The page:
Singapore now India's top market for engineering exports

Singapore replaced the United States as India's biggest overseas market for engineering parts in April, with exports rising 95 per cent to US$553 million from a year earlier, India's Engineering Export Promotion Council (EEPC) said on Wednesday.

India's overall engineering exports, comprising industrial machinery and auto parts and constituting nearly a quarter of its total goods exports, contracted in April and May due to the coronavirus pandemic and weak global demand.

"The US has been our No. 1 market, while the UAE, European Union countries and some of our neighbouring nations were major destinations for us," said EEPC chairman Ravi Sehgal. "But then the numbers have been turned on their head under the Covid-19 impact. Even as the world economies are trying hard to re-open, it would be long before exports can reach a level of re-assurance.

"Singapore has replaced the US as the No. 1 destination for Indian engineering exports."

Singapore imports electrical machinery, components, aircraft and ship parts and non-ferrous metal from India, the trade body said, adding there was a more than five-fold rise in exports of non-ferrous metal to Singapore in April from a year earlier. Over the last few years, Singapore has emerged among the top 10 destinations for Indian engineering exporters, with exports of more than US$80 billion in 2018-19.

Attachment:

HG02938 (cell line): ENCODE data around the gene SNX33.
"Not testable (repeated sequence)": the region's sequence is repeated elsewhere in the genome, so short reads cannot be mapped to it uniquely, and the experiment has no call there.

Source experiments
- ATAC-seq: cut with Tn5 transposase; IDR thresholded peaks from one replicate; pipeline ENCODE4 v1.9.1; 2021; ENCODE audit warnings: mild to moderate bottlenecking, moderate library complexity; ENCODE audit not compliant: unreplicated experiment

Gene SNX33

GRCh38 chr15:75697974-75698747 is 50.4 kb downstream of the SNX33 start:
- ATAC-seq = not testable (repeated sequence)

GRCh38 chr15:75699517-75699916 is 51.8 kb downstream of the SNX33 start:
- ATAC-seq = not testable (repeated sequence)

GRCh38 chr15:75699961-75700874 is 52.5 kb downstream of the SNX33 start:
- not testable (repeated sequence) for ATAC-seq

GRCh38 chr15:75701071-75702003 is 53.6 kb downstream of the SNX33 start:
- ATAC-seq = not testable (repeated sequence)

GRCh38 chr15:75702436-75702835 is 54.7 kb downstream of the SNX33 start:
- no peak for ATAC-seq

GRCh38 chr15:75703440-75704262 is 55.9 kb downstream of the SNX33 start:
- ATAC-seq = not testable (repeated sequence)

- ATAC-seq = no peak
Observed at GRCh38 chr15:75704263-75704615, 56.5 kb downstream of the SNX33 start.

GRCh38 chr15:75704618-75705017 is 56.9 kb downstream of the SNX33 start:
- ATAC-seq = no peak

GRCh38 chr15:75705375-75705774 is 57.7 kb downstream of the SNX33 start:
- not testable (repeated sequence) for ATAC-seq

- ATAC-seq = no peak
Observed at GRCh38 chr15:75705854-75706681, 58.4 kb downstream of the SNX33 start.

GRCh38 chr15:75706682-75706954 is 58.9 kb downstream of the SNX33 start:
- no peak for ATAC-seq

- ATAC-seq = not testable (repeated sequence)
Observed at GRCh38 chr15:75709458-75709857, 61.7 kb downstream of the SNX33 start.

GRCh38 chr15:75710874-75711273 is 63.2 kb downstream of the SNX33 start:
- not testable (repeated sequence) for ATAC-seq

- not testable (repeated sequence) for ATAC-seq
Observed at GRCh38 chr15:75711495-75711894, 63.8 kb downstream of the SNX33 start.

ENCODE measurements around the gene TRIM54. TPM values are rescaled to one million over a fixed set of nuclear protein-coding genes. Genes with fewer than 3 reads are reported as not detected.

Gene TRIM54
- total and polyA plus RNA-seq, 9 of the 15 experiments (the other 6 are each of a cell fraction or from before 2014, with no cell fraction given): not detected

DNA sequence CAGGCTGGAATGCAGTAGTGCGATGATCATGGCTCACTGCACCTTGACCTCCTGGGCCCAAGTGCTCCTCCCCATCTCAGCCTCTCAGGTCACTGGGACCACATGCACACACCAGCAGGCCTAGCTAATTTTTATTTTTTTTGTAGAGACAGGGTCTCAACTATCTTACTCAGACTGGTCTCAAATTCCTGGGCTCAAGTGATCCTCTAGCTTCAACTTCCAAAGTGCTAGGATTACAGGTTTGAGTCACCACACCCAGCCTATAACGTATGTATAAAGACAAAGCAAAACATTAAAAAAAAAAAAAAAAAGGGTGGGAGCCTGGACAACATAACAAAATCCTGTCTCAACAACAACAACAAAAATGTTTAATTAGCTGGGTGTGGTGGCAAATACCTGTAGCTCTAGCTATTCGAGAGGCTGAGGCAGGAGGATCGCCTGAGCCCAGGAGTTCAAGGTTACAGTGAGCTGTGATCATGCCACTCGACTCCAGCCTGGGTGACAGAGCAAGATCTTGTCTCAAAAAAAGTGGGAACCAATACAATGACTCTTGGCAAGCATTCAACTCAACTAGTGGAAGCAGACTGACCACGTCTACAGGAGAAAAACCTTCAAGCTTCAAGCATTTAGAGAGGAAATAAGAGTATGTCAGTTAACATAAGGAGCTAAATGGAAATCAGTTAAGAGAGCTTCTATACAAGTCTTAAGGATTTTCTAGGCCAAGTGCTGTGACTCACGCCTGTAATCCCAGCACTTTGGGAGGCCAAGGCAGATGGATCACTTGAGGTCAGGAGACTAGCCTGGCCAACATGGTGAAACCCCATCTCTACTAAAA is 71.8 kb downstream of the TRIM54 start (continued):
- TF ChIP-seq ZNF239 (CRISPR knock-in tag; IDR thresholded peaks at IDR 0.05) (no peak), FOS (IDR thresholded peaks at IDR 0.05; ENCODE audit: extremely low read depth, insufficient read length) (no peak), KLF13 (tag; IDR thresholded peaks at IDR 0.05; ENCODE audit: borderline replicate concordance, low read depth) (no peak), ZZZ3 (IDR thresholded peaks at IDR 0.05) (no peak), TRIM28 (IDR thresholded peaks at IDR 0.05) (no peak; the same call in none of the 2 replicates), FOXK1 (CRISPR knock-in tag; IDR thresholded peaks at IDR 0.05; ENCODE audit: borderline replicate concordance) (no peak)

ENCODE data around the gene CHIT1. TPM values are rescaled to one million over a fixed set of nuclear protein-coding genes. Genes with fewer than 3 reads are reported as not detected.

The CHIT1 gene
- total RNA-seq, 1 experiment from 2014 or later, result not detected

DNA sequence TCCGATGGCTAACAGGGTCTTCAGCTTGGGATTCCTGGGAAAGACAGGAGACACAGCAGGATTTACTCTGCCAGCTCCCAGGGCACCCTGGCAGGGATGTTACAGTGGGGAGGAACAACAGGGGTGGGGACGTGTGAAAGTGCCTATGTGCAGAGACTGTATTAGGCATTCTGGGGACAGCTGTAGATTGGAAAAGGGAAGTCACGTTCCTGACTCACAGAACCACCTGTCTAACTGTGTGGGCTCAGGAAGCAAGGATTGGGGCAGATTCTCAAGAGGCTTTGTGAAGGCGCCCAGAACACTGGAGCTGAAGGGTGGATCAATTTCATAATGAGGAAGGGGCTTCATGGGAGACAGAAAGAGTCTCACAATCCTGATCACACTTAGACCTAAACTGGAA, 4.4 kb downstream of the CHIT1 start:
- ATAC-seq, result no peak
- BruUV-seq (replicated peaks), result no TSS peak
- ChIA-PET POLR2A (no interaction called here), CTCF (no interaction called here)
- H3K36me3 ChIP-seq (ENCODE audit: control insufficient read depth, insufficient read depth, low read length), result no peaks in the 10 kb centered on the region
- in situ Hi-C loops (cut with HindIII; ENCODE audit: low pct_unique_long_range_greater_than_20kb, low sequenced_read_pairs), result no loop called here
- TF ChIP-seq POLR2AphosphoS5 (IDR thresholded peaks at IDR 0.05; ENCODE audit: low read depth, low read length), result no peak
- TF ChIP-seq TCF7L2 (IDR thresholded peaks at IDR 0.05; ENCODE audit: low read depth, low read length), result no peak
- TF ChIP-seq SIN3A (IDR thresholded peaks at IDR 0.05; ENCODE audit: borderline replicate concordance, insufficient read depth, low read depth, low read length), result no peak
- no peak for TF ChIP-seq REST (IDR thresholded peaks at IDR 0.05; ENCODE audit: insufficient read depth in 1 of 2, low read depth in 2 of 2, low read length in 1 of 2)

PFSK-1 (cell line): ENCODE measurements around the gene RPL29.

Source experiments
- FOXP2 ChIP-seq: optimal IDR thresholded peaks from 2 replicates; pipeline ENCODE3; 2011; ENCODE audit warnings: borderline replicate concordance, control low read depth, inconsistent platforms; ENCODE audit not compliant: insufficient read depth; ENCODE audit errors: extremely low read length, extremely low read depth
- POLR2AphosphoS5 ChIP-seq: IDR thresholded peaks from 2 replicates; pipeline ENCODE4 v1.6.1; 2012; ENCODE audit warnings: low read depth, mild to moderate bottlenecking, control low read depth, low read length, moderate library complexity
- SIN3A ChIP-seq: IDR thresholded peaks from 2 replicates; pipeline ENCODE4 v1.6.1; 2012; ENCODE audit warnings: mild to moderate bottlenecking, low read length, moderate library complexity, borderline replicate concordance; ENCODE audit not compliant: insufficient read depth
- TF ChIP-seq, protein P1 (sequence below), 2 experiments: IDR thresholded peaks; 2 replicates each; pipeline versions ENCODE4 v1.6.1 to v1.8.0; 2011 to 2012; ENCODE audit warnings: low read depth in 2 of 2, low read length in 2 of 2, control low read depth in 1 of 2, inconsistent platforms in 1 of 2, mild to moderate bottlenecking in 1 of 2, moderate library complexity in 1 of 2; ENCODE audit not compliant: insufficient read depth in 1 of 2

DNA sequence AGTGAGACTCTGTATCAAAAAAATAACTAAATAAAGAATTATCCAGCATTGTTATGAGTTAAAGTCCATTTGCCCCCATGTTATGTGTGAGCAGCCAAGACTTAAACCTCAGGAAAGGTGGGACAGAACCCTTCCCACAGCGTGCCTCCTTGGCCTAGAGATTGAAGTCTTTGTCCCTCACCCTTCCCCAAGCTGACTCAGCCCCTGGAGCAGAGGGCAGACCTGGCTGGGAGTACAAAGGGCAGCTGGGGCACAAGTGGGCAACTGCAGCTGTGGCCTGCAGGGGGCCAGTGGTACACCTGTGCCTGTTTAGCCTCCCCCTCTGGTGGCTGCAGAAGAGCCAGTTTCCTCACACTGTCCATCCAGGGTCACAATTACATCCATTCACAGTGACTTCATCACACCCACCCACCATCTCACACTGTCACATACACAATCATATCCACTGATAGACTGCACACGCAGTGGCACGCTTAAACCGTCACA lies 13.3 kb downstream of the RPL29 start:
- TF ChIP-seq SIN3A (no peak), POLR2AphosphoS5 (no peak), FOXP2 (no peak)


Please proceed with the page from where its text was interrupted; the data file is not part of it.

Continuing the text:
Only Singapore and China, out of the top 25 destinations for India's engineering exports, managed a positive year-on-year growth in April, while the rest conceded massive contraction - some up to 91 per cent due to the hugely disruptive impact of Covid-19, an EEPC analysis showed.

Engineering exports to China were up 19 per cent year on year to US$173 million.

However, India's total engineering exports were down 63.9 per cent in April to US$2.31 billion from US$6.4 billion. In April, engineering exports to the US declined 75 per cent to US$222 million.

Mr Sehgal said India's engineering exports, which largely comprise manufacturing, face both internal and external challenges with the small and medium enterprises finding it difficult to stay afloat.

Raw material shortages - essentially steel, non-availability of work force, unviable fixed costs and disruptions in logistics are among the major domestic problems.

On the other hand, restrictions on movement of people and goods, rising trade barriers and geo-political issues remain challenging.

India is due to release monthly trade data for May next week and is widely expected to report another fall in exports.



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